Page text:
CHARLOTTESVILLE, Va. (WSVN) — The father of a woman who, police said, was struck and killed while protesting a white nationalist rally in Charlottesville, Virginia said his daughter spent her life fighting against hate.
Virginia Gov. Terry McAuliffe tweeted out a photo of 32-year-old Heather Heyer, Sunday afternoon. He wrote in part, “She died standing up against hate & bigotry. Her bravery should inspire all to come together.”
Heather’s father, Mark Royce Heyer, spoke to 7News on the phone. “We don’t need to bring any more hate. There’s enough hate going around as it is,” he said. “We need to learn to forgive, and to sit down and have a genuine dialogue, and leave the anger alone. Leave it out of the picture and forgive each other, because if we don’t start forgiving each other, that ties God’s hands from forgiving us all.”
Mark said his daughter was a paralegal who was committed to social justice.
Police said 20-year-old James Alex Fields Jr. rammed into a crowd of protesters in Charlottesville, Saturday afternoon, fatally striking Heather and injuring well over a dozen others.
Mark’s plea for forgiveness extended to the suspect. “You know, this man who perpetrated this terrible crime, he needs to be forgiven, too. I’m not saying that doesn’t need to pay for what he did, but he needs to be forgiven,” he said. “I can’t hold any animosity and hatred toward that man, because I would be stepping right into the same trap, that everybody else is hating.”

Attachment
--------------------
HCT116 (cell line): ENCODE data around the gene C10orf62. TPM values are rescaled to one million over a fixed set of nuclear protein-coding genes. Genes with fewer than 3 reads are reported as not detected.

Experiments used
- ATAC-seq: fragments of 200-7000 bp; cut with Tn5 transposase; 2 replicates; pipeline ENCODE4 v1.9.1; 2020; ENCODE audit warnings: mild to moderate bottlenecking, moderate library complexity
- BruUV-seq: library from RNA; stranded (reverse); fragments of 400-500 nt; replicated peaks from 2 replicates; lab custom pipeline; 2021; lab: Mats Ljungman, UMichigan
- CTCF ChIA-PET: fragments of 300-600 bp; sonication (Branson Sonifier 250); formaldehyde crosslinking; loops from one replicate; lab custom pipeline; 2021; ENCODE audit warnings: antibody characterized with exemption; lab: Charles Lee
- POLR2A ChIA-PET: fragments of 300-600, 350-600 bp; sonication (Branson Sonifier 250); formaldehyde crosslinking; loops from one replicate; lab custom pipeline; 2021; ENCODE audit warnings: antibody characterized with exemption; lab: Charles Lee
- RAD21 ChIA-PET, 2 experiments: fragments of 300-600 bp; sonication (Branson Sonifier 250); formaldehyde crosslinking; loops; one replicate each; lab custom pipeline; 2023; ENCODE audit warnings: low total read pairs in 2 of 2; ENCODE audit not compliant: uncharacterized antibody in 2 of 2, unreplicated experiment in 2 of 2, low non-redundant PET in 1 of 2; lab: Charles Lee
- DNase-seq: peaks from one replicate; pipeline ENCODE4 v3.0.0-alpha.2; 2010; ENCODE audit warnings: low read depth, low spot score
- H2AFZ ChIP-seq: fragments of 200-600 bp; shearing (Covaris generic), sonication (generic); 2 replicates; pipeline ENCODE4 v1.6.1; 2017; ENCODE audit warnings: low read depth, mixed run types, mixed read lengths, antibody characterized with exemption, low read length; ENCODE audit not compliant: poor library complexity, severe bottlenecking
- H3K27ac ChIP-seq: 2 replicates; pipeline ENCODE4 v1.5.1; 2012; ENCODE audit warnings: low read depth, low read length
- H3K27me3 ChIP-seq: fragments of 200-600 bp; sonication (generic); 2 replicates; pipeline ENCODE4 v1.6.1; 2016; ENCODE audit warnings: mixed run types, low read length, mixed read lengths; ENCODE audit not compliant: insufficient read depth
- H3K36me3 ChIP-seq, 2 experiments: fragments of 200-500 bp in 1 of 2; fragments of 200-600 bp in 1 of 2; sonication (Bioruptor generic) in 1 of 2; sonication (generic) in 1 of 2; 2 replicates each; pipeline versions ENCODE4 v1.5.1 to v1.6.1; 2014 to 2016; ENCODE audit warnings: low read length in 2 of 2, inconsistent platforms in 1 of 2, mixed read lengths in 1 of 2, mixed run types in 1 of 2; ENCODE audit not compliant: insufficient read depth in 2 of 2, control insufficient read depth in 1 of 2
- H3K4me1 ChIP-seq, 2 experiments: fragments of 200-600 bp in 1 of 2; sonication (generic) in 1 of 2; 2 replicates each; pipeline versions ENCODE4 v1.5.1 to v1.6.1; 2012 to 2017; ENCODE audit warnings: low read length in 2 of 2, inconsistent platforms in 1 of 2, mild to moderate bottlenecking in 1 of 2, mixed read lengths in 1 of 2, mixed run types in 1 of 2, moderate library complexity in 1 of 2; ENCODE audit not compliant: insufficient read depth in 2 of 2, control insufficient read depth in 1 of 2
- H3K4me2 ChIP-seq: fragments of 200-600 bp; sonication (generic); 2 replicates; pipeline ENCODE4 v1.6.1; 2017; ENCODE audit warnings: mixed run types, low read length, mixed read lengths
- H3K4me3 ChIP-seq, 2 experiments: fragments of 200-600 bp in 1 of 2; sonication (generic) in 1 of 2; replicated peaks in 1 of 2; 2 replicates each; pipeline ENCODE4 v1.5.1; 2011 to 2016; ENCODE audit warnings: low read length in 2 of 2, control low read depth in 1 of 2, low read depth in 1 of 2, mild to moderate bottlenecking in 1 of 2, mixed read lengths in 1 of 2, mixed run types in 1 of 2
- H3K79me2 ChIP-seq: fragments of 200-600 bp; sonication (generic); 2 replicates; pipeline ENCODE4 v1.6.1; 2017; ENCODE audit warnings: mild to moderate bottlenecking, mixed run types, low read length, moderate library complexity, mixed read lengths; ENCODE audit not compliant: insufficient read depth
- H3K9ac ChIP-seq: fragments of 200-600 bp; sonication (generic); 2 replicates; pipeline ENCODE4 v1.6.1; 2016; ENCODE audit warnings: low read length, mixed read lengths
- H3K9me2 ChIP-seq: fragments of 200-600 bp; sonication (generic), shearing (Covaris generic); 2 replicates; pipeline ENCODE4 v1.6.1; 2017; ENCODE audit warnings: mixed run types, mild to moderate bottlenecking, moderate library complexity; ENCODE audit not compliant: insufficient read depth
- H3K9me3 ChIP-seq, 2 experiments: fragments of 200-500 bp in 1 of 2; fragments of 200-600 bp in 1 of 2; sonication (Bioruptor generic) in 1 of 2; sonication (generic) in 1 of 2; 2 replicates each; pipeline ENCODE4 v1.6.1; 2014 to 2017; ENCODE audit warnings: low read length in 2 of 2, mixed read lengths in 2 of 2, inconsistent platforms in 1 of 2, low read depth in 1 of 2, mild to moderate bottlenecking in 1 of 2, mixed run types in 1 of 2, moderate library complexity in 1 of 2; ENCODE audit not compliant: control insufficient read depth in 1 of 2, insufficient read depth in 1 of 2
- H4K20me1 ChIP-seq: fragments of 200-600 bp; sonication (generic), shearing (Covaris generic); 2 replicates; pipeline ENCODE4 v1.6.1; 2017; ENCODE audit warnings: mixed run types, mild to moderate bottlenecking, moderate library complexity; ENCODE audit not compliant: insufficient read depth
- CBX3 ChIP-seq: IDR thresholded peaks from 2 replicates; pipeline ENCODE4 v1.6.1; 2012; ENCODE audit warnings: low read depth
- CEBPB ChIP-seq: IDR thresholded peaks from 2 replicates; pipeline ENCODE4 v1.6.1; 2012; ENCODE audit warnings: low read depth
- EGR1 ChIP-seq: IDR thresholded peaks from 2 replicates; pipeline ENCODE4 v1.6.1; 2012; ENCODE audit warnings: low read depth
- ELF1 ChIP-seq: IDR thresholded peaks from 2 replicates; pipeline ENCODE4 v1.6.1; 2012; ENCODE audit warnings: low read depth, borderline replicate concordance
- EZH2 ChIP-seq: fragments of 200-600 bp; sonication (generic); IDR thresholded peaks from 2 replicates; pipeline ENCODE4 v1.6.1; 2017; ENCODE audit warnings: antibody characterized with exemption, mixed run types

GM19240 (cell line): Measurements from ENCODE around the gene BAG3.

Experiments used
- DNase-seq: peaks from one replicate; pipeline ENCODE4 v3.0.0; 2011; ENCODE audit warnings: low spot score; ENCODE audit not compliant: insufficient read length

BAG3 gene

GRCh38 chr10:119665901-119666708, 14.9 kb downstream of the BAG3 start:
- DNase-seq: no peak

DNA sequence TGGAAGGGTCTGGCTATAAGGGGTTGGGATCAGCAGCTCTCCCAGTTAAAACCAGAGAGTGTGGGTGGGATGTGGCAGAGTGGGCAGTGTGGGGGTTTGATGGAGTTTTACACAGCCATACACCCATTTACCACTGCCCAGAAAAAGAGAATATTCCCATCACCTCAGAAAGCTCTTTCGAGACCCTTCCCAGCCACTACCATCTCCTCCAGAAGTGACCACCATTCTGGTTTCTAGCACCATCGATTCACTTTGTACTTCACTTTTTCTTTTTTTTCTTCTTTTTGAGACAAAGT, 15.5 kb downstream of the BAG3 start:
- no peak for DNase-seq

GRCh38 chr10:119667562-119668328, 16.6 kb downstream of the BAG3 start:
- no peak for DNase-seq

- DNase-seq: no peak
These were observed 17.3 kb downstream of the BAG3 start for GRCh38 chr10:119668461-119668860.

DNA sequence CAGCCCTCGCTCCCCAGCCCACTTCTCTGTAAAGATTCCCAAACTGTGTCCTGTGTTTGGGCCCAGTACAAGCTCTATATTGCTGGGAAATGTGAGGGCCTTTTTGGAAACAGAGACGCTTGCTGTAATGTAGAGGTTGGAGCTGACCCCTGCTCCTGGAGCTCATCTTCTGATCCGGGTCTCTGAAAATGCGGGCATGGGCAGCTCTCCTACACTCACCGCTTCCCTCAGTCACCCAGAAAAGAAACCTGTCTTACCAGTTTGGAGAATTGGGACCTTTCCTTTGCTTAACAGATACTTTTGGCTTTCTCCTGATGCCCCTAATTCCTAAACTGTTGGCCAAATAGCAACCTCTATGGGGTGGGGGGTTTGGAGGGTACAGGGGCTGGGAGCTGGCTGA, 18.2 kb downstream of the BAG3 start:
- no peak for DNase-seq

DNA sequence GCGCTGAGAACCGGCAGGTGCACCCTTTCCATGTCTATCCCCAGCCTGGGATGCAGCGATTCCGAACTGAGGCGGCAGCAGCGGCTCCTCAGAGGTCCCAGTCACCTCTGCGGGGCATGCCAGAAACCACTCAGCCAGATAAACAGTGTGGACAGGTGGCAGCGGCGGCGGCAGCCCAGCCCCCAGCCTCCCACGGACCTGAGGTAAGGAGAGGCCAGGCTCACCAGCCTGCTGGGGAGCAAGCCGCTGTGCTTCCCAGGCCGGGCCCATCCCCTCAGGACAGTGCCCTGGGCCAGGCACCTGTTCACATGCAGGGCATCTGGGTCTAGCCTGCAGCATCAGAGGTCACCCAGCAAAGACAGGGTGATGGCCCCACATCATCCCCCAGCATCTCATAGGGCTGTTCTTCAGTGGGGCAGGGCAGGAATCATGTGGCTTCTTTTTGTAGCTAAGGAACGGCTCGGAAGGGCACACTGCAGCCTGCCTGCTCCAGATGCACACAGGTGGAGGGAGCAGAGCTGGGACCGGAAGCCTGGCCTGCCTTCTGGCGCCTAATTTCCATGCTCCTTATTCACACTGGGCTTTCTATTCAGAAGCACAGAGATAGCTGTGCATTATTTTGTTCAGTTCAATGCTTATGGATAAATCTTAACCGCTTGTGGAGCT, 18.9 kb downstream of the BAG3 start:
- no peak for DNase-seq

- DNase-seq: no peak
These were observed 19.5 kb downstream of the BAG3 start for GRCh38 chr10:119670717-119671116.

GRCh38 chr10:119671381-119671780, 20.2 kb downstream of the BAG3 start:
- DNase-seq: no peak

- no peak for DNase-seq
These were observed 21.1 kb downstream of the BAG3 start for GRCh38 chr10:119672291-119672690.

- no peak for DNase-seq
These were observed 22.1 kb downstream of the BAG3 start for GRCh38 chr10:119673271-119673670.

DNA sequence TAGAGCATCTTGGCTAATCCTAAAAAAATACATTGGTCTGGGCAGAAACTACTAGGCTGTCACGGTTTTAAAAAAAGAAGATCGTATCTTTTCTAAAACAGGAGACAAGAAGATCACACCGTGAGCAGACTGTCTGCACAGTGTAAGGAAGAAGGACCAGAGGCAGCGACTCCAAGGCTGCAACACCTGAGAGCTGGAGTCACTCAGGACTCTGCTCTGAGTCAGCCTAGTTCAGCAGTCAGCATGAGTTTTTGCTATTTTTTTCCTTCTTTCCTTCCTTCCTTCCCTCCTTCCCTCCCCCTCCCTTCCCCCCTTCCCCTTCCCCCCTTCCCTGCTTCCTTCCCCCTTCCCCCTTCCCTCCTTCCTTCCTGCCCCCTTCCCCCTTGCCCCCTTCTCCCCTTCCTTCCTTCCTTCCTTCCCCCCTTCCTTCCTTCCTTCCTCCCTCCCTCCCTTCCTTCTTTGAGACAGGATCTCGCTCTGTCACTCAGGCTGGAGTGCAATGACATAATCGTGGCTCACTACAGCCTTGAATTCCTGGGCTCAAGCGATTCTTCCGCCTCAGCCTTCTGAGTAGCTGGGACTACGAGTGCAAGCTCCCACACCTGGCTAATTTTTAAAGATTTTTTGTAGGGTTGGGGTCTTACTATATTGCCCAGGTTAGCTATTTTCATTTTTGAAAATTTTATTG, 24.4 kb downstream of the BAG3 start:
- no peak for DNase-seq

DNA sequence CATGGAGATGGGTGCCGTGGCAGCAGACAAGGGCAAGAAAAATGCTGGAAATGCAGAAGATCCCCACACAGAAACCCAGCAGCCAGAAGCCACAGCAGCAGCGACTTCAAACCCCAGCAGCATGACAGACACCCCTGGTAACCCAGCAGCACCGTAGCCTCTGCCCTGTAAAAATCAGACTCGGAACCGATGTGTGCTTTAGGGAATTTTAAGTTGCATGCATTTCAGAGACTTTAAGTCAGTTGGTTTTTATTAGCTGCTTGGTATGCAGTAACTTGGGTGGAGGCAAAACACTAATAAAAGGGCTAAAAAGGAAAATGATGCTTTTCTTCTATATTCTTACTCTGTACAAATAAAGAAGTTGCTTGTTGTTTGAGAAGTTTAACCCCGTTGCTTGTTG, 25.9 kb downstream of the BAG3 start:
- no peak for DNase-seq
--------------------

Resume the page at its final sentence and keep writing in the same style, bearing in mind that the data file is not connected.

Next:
Heather wasn’t the only life lost on Saturday. Officials said two Virginia State Police troopers died when their helicopter crashed near Charlottesville.
Authorities identified the troopers as 48-year-old Pilot Lt. H. Jay Cullen and 40-year-old Trooper-Pilot Berke M.M. Bates.
Officials said the troopers died at the scene after the chopper crashed in a wooded area. They were assisting public safety resources with the clashes in Charlottesville.
The cause of the crash remains under investigation.
Bates would have turned 41 on Sunday.
As for Mark, he reiterated his call to walk away from hatred. “Stop hating, man, stop hating,” he said as he fought back tears. “We all have flaws, we all have differences, we all have things that we’re not proud of proud of. Everybody’s like that. The people who got the idea that one set of people is better than the other? It don’t make no sense, man. We’re all sinners. It’s all on the same playing field.”
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